Tourism Blog

Club 20 Tourism

Palisade Peach Festival

July 28, 2016

Join us in the celebration of Palisade’s world-famous peaches at the 2016 Palisade Peach Festival presented by American Furniture Warehouse.

A FREE Ice Cream Social and Street Dance kicks off the festivities on Thursday, August 18th downtown Palisade 6pm – 9pm.

Festival in Riverbend Park on Friday, August 19th 3pm – 10pm and Saturday, August 20th 10am – 8pm

Farmers Market on Sunday, August 21st from 10 am – 2 pm. Music, vendors, chef demo

The Palisade Peach Festival is one of the original agricultural festivals in Colorado. Held each August – just as our area’s peaches reach their peak – it’s Peach Mania: plenty of great food, entertainment, contests, NEW activities for kids, and opportunities to explore Palisade via self-guided tours, guided tours and outdoor recreation. Satisfy your hunger for local and authentic with delicious peach products: from pies to Quick read more or view full article ice cream, preserves to salsas, peach brandy and wine to virgin peach daiquiris, not to mention bushels of just picked fresh peaches… all in a very scenic setting.  For full details and tickets
 Visit the Peach Festival web site.

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Who we are:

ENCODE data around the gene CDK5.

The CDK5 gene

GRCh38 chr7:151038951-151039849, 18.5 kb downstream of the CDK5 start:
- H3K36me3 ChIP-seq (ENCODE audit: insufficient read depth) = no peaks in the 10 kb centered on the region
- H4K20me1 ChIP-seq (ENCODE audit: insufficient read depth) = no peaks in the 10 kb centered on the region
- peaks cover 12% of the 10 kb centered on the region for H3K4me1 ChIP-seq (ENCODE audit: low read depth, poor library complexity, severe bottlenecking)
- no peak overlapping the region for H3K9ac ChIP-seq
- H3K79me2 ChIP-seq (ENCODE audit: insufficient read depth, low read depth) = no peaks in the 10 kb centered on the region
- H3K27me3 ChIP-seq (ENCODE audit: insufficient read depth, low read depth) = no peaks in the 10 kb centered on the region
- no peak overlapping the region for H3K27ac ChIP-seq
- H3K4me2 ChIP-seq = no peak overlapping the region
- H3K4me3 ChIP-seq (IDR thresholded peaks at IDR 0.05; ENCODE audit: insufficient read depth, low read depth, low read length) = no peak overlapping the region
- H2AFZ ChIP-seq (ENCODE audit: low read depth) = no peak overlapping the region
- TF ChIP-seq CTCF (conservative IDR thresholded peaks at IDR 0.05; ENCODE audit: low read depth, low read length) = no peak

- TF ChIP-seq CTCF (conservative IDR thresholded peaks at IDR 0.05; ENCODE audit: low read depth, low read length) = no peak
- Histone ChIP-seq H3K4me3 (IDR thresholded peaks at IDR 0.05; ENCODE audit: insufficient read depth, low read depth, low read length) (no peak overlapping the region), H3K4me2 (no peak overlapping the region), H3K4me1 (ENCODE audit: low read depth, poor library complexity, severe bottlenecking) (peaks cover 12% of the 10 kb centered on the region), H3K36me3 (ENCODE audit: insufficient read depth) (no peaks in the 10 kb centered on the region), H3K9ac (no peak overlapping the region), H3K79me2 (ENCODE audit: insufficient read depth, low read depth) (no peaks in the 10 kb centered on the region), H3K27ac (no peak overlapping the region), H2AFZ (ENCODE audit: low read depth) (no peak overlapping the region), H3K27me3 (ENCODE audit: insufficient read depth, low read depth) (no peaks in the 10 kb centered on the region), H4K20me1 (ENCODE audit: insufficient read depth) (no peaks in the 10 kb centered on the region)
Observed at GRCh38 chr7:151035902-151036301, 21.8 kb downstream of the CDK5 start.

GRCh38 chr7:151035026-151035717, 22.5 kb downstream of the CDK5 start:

July 28, 2016

CLUB 20 is a coalition of individuals, businesses, tribes and local governments in Colorado's 22 western counties. The group is organized for the purpose of speaking with a single unified voice on issues of mutual concern. Its activities include marketing and advertising, public education, promotion, meetings and events and political action. CLUB 20 is the "Voice of the Western Slope".

Founded in 1953 by Western Slope business leaders, CLUB 20 was originally organized for the purpose of getting rural roads paved. At the time, the State of Colorado had been spending only 10 percent of its highway funds west of the Continental Divide, even though more than half the roads were there. With each community lobbying for its own roads, small towns were simply drowning each other out. It finally became clear that only by agreeing on a single priority list could all the counties be heard. The process worked. Within Quick read more or view full article a few years, the State was spending 37 percent of its highway funds west of the divide and by the end of the 1950s finally had paved most of the major highways on the West Slope.

The organization continued to grow, incorporating in 1955, and began working on other issues of mutual concern to all the Western Slope communities. Its activities included water, agriculture and natural resources, energy issues including uranium in the '50s and oil shale in the '70s and more recently economic development, public lands, air service, tourism, energy, trails, recreation and telecommunications.

To find out more about who we are and what we do and how you can add your voice to ours, please follow the link below.

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